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Author Topic: Why's SD -> Ethernet Card -> Webbrowser so slow?  (Read 6629 times)
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Holland
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Hello guys,

Not a real problem, but could somebody explain why data transfer is so terribly slow:

I've an Arduino Ethernet card with 8GB SD card.
This SD card contains a complete html code including several jpg's and png's files.
It's all working fine: the webbrowser gives a request, arduino delivers the html page via the SD card, the webbrowser asks for the images (as put in the html file) and Arduino sent the files.
But an image of approx. 150kB takes about 20 seconds to load, what's the bottleneck around here?
(Arduino, Wiznet 5100, SD card, libraries..)

In all my simplicity smiley-slim I think: 8 MHz arduino, pick a byte from SD, sent it over the internet etc., 150kB shouldn't take 20 seconds?

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hi ,
how you make arduino open webpage on sd card having pictures and open it .. i tried to do that for 2 days and failed at the end
any help please
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The below discussion may have some useful info and examples.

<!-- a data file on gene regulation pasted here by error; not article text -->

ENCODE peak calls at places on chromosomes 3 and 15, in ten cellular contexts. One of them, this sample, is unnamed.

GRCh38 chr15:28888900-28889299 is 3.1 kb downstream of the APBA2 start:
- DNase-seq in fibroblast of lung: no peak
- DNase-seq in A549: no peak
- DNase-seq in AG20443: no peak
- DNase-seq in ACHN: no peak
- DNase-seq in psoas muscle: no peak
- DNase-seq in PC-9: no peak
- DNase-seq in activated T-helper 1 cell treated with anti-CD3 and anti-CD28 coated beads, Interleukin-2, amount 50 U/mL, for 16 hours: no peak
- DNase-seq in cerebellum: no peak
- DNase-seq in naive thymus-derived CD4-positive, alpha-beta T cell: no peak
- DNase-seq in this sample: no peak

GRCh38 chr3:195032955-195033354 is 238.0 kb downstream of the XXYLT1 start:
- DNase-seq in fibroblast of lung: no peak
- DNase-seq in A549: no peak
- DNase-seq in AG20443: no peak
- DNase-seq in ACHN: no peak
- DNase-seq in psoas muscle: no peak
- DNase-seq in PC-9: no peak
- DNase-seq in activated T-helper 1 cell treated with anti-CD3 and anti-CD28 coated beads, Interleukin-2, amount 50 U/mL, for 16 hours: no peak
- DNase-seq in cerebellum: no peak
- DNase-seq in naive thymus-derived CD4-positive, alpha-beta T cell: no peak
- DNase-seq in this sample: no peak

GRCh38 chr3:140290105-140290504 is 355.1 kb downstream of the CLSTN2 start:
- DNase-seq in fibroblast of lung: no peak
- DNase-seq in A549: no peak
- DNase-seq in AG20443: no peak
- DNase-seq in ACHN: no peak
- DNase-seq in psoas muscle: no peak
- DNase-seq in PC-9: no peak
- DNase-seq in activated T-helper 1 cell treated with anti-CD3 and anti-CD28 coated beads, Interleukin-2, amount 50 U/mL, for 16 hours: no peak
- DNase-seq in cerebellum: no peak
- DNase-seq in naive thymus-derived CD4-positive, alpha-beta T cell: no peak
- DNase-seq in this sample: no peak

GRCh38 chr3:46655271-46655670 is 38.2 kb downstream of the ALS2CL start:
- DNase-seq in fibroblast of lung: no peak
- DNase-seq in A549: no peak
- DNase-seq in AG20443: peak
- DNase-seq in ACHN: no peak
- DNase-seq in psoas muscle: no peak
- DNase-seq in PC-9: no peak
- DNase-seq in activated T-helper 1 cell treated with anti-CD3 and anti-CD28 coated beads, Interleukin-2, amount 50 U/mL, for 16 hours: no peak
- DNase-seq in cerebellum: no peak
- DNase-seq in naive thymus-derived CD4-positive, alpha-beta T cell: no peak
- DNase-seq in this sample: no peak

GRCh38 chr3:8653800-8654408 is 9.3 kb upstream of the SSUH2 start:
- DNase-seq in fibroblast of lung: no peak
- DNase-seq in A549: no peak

http://arduino.cc/forum/index.php/topic,144675.0.html
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thanks alot really smiley
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Miramar Beach, Florida
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If you want to avoid the fate of the OP, then you need to send these files more than one byte per packet. If you are sending a big file, this will take relatively forever.
Code:
           while (myFile.available()) {
              client.write(myFile.read());
            }
            // close the file:
            myFile.close();

This sends the data in 64 byte packets, rather than one byte per packet.
Code:
 Serial.println("Writing");

  byte clientBuf[64];
  int clientCount = 0;

  while(fh.available())
  {
    clientBuf[clientCount] = fh.read();
    clientCount++;

    if(clientCount > 63)
    {
      Serial.println("Packet");
      client.write(clientBuf,64);
      clientCount = 0;
    }
  }

  if(clientCount > 0) client.write(clientBuf,clientCount);

edit: If you want it to work really fast, remove or comment out the Serial.println("Packet") statement. That was just for debugging.
« Last Edit: February 18, 2013, 10:09:46 am by SurferTim » Logged

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I put the below in my origional code and it reduced the upload time of a 253k jpg file from 62 sec. to 15 sec.

Code:
          if (myFile) {

            byte clientBuf[64];
            int clientCount = 0;

            while(myFile.available())
            {
              clientBuf[clientCount] = myFile.read();
              clientCount++;

              if(clientCount > 63)
              {
                // Serial.println("Packet");
                client.write(clientBuf,64);
                clientCount = 0;
              }
            }
            // close the file:
            myFile.close();
          }